Scott Engelman: In product marketing, we work with metrics that are shared, as well as metrics that are owned. I frame it as a stack. At the top, we’re attached to the business lines. This is a shared metric rather than a uniquely owned one since we don’t own all the dimensions of delivering against it. The second layer in the stack is product market fit metrics, which show the delivery of the product’s value. The third layer is more owned and relates to our launches and campaigns and the success metrics related to the products we’re marketing.  

Greg Powell: Our product strategy team identified ten features that were highly correlated with retention. From that, we developed the “feature usage score” and organized our people around finding ways to grow that score. This can be feature improvements, working with the product and UX teams to change how a product functions or appears inside the product, or looking outside of the product to see how the features can be highlighted on our other channels. This feature usage score is our true north.  

Q: What is the role of trust when you’re working with your constituents?  

Scott Engelmann: The basis of working relationships is building connection and trust. There are lots of people skills associated with finding and maintaining partnerships. Within working teams, each product marketer needs to identify and create value in service of our company’s mission.  

Greg Powell: We try to listen deeply. We have so many cross-functional partners, and each of those partners have their own goals. If we push our goals too aggressively, they won’t want to partner with us. So, we listen, have deep empathy, and identify where our goals overlap. We also try to do what is right for our customers and business, even if it’s not what’s best for product marketing, which also helps to build trust.  

Q:  As you wrapped up the year, what were your main focuses? How are you thinking about 2023?  

Scott Engelmann: We’ve done a lot of planning, as 2022 felt a bit different given the changes in the macroeconomy. Product marketing takes functional cues from the priorities of the company. We are also continuing to advance and hone the function and consider how to serve the company and mission most effectively.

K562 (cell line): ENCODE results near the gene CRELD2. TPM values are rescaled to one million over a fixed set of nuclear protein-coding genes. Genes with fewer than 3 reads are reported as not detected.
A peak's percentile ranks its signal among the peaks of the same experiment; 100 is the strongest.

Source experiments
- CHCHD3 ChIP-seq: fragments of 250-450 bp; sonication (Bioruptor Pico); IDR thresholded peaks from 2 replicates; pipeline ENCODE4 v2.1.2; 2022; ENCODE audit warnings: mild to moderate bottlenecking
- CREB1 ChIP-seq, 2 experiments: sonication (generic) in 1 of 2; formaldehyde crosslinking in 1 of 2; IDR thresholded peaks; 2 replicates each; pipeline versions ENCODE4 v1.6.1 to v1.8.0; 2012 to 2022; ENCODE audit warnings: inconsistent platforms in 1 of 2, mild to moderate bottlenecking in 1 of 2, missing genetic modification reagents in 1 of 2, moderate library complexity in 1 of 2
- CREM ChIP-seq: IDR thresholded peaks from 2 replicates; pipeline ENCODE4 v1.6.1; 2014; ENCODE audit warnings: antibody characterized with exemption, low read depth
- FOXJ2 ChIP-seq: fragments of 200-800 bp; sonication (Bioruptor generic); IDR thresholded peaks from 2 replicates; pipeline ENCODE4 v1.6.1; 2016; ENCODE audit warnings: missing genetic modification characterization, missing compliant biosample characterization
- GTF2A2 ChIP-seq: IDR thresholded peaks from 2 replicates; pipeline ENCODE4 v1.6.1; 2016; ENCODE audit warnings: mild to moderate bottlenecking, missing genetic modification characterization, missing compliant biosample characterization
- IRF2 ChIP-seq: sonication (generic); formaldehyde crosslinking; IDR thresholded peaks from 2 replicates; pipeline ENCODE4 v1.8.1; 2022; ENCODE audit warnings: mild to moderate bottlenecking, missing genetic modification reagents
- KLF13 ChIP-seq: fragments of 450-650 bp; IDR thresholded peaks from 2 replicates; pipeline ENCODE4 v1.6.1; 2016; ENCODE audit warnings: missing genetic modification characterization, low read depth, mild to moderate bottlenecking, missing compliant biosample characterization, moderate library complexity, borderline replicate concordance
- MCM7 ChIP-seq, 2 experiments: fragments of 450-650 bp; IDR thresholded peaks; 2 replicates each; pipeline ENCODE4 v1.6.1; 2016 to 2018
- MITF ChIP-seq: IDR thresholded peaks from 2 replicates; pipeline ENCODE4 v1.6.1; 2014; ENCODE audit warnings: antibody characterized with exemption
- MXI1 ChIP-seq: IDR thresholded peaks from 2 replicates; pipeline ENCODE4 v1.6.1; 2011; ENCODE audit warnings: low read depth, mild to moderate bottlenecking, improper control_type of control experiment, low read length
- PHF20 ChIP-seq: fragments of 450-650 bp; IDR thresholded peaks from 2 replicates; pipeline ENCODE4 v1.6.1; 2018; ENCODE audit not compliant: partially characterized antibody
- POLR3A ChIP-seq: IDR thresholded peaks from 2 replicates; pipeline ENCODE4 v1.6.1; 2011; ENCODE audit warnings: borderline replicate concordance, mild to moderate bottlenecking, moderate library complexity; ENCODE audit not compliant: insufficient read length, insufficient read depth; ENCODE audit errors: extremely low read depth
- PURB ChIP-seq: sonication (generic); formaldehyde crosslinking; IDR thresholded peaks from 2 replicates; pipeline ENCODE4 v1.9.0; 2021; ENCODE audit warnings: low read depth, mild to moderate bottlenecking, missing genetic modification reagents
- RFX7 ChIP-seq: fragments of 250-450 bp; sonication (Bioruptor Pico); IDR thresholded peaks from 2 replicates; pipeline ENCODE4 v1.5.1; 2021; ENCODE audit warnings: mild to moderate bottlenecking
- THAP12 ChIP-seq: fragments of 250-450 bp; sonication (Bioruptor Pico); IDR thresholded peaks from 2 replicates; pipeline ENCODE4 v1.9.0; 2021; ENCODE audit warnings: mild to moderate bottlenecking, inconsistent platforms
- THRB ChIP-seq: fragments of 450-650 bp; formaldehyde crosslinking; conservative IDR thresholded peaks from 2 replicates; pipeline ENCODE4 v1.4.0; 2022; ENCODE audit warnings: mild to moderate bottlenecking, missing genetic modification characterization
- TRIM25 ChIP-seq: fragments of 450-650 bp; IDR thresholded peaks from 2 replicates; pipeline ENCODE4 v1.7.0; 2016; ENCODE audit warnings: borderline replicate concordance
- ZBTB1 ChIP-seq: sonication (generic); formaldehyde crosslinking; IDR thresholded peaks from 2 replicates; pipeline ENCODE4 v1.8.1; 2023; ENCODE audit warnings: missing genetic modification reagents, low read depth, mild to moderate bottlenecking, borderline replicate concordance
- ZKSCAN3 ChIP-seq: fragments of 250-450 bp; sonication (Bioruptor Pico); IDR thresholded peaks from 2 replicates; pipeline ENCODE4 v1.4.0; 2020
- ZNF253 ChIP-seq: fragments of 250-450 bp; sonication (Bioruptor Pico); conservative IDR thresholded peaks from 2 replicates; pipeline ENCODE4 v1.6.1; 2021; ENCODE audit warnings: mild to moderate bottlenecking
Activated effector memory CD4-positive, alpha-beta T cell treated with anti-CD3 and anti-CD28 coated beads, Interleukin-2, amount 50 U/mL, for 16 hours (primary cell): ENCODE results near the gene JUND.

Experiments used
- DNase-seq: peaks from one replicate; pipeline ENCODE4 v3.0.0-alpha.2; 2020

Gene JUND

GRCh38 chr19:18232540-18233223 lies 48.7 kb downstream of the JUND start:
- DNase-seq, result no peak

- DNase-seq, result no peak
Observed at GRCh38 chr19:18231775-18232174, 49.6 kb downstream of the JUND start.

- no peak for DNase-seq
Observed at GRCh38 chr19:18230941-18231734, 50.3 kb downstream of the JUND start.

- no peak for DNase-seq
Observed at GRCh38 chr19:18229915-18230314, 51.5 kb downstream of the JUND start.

Greg Powell: We’re taking a more top-down approach based on what’s coming from the product team. We’re using narrative to push a strong message into the marketplace and weave the new launches and products into the narrative for 2023.


The 411 virtual events are hosted by Jennie Stark, the Senior Director of the MTM Program at 24 Seven. They are designed for Marketing Managers to bring value, direction, and inspiration to their teams from insightful conversations with top marketing leaders. Each event contains insights on different disciplines, such as what brands are focused on, leading teams, measuring success, and more. 

Greg Powell, Senior Director of Small Business Marketing at Indeed: Greg Powell is known for accelerating growth and building talented, highly-engaged teams. He has innovated and grown businesses spanning from small business credit, full-service payroll, and salad dressing, by building strategies informed by insights and partnering with cross-functional leaders. Before his role at Indeed, he was the Head of Corporate Marketing at Fundbox, and before that, he was the Product Marketing Leader, Small Businesses at Intuit. 

Scott Engelman, Head of Product Marketing at Coursera: Scott Engelman is an operator, business builder and marketing executive with 20+ years of experience driving growth and monetization for the world’s leading technology companies. He has experience with startups and global, scaled businesses including Coursera, Facebook, LinkedIn, and Yahoo! His focus throughout his career has been connecting people with technology products and brands that make a positive impact. He combines strategic business leadership with deep experience building and leading high performing marketing teams. He has worked in B2C and B2B businesses, with a heavy focus on growth stage.